Does this mean her solo career is now on the back burner? “I need to do both for me to feel complete in my artistry,” she replies firmly. “Being in Årabrot works because I have also my own project. If I stopped doing my own thing, I would be a lot less cooperative in Årabrot because I’d want things my way. That’s not something I’d give up ever.”

Spoken like someone who knew what she wanted from life from the very beginning, Park’s Instagram bio reads, “I do exactly what I want whenever I want to do it”. She grew up in Djura, a remote village in central Sweden, with about 400 inhabitants where red wooden, white roofed houses pepper a sparse landscape and the nearest shop was 5km away. Her childhood was happy, but from a young age, she yearned for something more. Born to religious parents and one of four siblings, she found her calling when she was just two years old – singing in the choir at the church which she attended with her family. “My first meeting with music was me singing. I was singing and making music before I’d even heard a record.”

When she was seven, her family moved to Japan, where she attended missionary school. Having experienced her first taste of a huge city and a new culture, when the family moved back a few years later, Park struggled to readjust. “I was totally single- minded,” she explains with a shrug. “I wanted to do music and no one else did music here. Also, when we came back from Japan, I had lived a different life from everyone else for three years and there were so many things that happened that they didn’t even believe were true when I told them. I felt I couldn’t relate to any of my school mates, I just knew they wouldn’t have anything to do with my future life.”

She sought escape and as a young teen, was accepted to study at Stockholm’s Music Conservatory. Initially though, her mother forbade her to go, concerned, not without good reason, that she was too young to leave the family home and move three hours south to the capital. In response, Park accepted her place at the school behind her parents’ backs and set about renting her own apartment with state-funded support. She was just 15 years old. “It was a bit early, it was a bit silly and it was quite tough in the beginning,” she admits, remembering her mother’s tears as she left her in Stockholm for the first time. “I have to say. I don’t know if I’d let my own daughter leave that early, but it was all I wanted. I was very driven. I think that’s why they let me do it in the end.”

After her studies, during which she briefly shared a classroom with Robyn, she moved to Norway where her career took off, signing a major record deal with Universal Records. Her folk-pop solo debut, Superworldunknown, was released in 2003, winning her a Norwegian Grammy in 2004 for Newcomer Of The Year. A dream come true surely? “I was on the front page of the culture part of the newspaper and I was waving at the audience as I walked down to get my award but I was furious in that moment,” she remembers. “I hated my label. I didn’t know that, as a young artist, when you sign to a major label you sign away a lot of your rights. I got a big fat advance and they released the video [for single ‘Superworldunknown’] without me even approving it, there were so many things they didn’t…” she pauses. “They pissed on my integrity basically.” The passing of time has offered a new perspective. “I actually called them years later and told them I knew they did all they could,” she adds. “I wanted to apologise for being a cunt because I was really a cunt to them. They tried to pave the way for me and make me hugely successful and I really had my claws out.”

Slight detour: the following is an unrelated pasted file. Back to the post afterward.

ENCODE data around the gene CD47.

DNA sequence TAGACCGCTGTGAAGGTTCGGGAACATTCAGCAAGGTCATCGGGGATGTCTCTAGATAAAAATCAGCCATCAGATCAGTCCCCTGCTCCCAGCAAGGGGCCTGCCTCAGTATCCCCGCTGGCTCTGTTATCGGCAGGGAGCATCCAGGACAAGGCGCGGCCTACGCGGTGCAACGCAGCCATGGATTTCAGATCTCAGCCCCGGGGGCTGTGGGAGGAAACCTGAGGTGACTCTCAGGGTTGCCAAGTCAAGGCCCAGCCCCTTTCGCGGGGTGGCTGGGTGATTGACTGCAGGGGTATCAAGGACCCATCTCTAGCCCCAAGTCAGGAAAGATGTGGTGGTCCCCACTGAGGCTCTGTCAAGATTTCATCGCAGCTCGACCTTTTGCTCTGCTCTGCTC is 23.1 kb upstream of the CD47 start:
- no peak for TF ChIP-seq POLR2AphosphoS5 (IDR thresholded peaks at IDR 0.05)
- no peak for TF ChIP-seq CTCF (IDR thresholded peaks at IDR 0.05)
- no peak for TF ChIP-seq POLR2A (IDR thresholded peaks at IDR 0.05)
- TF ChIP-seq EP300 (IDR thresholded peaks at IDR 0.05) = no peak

By her third solo record, 2009’s Ashes To Gold, Park was disillusioned. Having spent six years swept up in the music industry machine, she realised she had zero passion for the music she was making. Longing to make more physical record that reflected her love for Depeche Mode, Kraftwerk and Front 242, she flipped the table. Researching how to work with analogue synths, she drew inspiration from architecture and chopped her hair into a sharp bob to reflect the “strong shapes” she was creating in the music. By her fourth record, 2012’s glacial, Bjork-meets-The Knife-inspired, Highwire Poetry, she had transitioned completely into a moody electro-pop maven and had headed out on tour with SBTRKT and Azari & III.

“When I discovered synthesisers, that’s when I made a more conscious choice about what kind of artist I actually wanted to be and what kind of sound I wanted to have,” she says. “In the first five years of my career, I was just me, you know? But I realised I wanted to communicate to an audience that were interested in the same things as I was. I wasn’t interested in the things people would ask me as an artist anymore.”